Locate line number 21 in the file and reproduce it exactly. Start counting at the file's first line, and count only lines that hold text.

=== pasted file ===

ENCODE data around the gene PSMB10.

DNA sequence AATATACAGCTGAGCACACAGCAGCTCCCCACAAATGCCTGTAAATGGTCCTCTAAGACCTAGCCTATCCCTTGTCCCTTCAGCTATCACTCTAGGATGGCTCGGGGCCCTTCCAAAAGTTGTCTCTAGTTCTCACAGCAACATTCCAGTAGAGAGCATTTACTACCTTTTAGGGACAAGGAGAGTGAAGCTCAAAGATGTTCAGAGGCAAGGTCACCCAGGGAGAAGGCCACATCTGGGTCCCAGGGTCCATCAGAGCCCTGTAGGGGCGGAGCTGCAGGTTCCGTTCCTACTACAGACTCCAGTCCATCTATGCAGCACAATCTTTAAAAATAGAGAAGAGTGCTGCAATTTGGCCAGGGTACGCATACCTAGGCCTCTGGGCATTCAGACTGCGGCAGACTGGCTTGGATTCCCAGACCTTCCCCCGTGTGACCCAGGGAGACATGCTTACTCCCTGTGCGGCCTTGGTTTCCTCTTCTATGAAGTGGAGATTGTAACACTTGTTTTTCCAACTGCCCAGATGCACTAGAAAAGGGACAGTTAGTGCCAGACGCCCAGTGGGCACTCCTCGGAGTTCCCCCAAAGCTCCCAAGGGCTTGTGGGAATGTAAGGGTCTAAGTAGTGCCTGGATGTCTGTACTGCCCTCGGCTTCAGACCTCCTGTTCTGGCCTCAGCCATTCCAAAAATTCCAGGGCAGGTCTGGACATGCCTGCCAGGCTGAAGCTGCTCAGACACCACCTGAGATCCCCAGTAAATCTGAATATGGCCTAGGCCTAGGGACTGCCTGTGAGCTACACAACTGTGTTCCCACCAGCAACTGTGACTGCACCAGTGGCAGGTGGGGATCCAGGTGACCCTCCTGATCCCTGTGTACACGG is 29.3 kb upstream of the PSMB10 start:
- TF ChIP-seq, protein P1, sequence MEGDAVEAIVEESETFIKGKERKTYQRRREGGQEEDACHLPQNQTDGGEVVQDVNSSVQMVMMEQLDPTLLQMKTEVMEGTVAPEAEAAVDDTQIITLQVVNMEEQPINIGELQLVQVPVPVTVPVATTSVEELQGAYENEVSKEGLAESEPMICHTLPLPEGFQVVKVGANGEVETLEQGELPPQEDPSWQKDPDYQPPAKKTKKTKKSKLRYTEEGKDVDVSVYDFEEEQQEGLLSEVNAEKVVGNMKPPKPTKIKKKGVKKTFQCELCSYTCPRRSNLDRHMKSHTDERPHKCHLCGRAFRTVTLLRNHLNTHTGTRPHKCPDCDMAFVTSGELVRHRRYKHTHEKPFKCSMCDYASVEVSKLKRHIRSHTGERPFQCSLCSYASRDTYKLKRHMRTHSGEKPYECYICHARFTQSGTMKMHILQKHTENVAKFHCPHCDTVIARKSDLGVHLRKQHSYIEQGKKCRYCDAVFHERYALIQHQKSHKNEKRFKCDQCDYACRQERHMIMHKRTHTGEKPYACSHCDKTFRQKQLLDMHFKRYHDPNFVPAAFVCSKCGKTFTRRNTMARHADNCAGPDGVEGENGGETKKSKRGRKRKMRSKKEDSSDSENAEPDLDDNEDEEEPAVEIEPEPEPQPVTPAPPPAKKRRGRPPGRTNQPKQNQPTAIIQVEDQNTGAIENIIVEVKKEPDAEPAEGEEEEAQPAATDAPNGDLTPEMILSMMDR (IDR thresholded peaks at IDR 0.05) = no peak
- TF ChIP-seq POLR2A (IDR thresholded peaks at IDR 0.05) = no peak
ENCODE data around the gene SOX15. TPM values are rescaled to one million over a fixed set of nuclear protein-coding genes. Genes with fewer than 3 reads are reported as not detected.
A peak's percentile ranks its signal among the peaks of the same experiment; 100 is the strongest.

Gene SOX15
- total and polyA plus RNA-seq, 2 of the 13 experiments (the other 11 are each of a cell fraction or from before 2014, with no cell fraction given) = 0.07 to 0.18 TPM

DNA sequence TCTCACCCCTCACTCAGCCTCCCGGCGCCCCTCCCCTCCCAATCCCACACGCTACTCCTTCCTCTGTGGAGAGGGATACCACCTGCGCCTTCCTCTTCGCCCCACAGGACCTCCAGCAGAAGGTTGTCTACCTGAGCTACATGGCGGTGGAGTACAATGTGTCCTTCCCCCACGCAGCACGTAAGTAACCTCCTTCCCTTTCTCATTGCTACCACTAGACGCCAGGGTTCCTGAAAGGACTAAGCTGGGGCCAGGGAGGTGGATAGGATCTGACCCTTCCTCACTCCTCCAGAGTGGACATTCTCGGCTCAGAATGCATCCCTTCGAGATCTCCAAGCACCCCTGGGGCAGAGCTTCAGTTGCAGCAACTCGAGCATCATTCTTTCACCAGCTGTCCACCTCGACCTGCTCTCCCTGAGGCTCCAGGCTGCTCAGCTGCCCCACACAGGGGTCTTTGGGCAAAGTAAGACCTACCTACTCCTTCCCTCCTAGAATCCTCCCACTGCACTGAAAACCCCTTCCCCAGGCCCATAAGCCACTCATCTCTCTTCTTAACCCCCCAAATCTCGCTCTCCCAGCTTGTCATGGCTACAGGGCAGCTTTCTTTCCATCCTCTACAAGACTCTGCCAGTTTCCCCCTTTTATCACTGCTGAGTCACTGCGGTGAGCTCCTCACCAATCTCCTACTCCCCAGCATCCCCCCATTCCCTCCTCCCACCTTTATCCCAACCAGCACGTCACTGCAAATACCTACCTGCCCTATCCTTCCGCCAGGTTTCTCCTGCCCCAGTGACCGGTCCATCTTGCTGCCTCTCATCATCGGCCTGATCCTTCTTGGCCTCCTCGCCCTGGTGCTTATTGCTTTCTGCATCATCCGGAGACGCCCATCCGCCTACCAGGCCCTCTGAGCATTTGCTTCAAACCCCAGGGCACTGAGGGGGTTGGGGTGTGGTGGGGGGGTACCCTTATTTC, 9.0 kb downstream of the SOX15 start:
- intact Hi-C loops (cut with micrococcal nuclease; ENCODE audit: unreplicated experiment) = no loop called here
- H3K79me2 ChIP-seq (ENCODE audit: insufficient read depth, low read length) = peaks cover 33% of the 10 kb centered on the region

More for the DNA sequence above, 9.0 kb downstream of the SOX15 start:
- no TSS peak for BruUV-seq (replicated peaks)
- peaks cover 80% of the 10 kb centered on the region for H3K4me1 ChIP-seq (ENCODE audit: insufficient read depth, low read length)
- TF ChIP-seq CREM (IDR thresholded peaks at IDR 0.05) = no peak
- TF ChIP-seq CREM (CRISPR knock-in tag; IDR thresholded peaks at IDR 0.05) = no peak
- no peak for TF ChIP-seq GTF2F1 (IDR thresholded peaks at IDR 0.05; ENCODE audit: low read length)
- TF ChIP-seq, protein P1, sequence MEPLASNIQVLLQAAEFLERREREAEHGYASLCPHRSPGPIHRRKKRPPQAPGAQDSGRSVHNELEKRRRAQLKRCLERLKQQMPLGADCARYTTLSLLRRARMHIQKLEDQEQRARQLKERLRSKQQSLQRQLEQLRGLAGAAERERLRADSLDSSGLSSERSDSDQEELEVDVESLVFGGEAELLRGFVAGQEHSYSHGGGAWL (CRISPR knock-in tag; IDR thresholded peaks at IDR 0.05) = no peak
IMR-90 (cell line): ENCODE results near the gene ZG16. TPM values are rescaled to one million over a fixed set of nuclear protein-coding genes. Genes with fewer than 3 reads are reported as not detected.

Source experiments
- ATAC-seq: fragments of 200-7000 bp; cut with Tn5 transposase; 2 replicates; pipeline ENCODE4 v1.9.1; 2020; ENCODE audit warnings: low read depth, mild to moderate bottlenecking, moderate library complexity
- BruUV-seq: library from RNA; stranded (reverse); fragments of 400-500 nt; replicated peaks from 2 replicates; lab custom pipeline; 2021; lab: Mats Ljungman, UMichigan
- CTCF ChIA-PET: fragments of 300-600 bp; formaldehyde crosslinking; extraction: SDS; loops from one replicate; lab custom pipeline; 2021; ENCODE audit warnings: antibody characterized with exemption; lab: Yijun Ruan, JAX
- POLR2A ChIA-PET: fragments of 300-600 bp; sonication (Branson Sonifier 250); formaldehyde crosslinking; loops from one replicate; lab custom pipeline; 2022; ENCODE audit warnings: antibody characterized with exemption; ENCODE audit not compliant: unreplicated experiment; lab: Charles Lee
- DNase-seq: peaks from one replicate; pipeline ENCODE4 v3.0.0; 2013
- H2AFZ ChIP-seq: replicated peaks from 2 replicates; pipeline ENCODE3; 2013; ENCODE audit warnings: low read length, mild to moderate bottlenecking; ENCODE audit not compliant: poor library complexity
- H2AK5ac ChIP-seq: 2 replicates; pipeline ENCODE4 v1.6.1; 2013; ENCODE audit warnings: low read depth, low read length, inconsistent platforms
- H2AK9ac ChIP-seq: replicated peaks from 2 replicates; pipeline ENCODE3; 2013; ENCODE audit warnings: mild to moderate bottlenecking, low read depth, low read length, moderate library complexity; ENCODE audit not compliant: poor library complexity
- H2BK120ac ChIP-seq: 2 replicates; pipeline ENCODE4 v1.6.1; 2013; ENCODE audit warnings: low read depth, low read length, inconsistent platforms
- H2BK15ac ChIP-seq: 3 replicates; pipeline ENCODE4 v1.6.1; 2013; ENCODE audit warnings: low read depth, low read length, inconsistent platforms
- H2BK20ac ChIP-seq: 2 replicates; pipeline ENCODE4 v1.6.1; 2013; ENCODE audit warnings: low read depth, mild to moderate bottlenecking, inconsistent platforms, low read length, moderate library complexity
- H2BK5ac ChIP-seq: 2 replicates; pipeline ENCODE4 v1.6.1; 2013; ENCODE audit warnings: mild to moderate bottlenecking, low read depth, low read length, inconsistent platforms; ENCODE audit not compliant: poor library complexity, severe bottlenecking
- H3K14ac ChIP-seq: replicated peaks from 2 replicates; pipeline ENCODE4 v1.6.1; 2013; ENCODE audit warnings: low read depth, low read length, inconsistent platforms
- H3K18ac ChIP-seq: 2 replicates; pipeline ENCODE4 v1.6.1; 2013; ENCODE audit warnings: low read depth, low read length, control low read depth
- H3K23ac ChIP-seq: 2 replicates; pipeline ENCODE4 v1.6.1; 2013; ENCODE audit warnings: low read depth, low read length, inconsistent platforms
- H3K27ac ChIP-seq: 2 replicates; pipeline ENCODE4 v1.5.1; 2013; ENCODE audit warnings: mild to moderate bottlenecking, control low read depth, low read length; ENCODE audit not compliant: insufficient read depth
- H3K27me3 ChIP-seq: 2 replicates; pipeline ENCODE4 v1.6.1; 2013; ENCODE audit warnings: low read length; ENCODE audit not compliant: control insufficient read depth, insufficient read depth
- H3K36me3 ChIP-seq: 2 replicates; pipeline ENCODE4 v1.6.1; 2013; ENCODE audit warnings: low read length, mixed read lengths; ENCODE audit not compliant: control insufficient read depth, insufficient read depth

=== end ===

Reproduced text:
- ATAC-seq: fragments of 200-7000 bp; cut with Tn5 transposase; 2 replicates; pipeline ENCODE4 v1.9.1; 2020; ENCODE audit warnings: low read depth, mild to moderate bottlenecking, moderate library complexity